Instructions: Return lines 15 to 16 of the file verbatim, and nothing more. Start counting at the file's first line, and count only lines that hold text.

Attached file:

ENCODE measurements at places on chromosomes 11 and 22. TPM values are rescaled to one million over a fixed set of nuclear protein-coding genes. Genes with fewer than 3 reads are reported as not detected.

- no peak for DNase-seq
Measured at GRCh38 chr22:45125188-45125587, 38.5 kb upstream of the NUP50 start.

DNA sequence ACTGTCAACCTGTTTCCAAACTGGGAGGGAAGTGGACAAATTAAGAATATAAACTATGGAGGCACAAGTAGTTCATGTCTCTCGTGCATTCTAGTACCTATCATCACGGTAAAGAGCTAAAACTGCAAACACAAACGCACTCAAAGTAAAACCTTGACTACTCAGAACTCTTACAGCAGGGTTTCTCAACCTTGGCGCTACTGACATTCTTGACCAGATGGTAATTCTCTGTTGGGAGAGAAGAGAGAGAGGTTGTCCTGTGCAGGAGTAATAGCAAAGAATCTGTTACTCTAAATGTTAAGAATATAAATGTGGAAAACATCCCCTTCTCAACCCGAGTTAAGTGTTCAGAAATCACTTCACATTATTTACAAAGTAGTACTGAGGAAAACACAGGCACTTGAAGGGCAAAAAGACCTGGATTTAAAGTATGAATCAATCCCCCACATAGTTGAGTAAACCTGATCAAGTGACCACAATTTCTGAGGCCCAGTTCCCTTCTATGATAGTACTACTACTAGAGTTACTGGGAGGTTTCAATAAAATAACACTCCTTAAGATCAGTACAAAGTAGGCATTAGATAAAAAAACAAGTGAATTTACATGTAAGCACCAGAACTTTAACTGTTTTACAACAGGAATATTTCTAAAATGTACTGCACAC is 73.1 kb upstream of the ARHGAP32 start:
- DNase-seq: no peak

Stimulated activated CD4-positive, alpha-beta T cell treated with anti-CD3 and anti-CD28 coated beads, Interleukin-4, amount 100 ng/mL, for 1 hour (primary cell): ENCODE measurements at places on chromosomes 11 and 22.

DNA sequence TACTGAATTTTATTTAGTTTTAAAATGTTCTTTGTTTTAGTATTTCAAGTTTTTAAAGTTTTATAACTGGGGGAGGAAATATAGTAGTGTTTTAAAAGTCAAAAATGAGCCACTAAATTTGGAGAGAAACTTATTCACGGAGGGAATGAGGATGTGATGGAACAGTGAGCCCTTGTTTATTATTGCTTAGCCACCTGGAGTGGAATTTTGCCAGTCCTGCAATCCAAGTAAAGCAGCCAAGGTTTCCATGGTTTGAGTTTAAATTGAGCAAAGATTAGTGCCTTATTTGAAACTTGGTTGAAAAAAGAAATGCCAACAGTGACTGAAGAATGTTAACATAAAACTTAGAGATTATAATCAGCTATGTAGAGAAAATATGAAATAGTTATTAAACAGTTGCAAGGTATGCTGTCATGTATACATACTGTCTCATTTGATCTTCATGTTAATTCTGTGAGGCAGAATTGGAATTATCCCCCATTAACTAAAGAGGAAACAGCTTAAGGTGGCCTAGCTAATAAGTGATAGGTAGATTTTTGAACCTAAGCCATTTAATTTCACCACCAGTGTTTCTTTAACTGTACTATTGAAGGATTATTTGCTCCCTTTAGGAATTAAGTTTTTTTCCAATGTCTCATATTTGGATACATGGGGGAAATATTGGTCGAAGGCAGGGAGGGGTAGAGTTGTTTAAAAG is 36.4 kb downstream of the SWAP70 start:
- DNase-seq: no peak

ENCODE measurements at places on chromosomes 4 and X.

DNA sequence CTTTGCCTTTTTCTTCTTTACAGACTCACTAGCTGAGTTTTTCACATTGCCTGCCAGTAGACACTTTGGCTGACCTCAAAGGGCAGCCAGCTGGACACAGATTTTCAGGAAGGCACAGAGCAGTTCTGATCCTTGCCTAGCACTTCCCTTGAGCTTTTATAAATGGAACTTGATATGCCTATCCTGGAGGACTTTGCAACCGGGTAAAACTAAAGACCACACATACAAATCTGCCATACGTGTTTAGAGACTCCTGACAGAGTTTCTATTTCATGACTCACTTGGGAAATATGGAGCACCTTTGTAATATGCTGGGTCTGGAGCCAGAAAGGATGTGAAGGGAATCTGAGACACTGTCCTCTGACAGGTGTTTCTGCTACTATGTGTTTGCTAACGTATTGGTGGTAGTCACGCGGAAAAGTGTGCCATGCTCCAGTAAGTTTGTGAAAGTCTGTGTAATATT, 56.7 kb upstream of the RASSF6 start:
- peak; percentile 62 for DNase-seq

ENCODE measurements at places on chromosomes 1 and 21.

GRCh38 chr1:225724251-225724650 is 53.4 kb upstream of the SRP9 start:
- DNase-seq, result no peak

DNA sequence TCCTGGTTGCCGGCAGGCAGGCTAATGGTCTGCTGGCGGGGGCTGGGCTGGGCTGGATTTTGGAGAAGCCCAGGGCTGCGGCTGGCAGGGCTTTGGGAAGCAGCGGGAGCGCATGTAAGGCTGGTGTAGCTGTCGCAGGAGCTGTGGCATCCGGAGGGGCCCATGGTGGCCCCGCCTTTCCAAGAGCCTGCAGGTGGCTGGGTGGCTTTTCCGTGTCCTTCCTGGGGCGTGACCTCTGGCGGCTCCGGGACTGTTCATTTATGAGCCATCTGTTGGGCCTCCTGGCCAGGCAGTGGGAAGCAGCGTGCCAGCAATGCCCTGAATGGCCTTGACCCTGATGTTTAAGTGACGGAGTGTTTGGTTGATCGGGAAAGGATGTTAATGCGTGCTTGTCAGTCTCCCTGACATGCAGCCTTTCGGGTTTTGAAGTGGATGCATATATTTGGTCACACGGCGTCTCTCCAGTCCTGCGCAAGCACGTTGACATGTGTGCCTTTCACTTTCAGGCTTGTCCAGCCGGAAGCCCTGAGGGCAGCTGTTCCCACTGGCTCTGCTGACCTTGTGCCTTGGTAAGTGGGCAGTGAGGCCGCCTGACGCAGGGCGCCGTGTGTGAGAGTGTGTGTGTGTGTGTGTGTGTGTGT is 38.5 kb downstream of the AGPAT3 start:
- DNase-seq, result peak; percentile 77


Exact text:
DNA sequence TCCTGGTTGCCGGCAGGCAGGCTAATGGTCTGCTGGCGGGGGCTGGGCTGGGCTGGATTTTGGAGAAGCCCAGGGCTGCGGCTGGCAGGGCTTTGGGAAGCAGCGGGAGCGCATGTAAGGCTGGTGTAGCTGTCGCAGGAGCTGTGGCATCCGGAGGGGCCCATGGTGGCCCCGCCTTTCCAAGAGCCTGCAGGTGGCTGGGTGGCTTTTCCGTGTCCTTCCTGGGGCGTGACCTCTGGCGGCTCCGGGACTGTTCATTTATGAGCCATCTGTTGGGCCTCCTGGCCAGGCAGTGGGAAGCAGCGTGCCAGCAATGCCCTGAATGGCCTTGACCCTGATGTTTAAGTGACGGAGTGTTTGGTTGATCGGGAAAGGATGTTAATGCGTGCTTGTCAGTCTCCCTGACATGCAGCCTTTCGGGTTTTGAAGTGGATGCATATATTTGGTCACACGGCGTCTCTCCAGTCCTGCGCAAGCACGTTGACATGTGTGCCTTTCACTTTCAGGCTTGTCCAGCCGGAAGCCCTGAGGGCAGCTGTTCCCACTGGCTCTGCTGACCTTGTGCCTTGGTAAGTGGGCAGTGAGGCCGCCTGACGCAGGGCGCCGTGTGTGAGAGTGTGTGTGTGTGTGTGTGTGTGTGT is 38.5 kb downstream of the AGPAT3 start:
- DNase-seq, result peak; percentile 77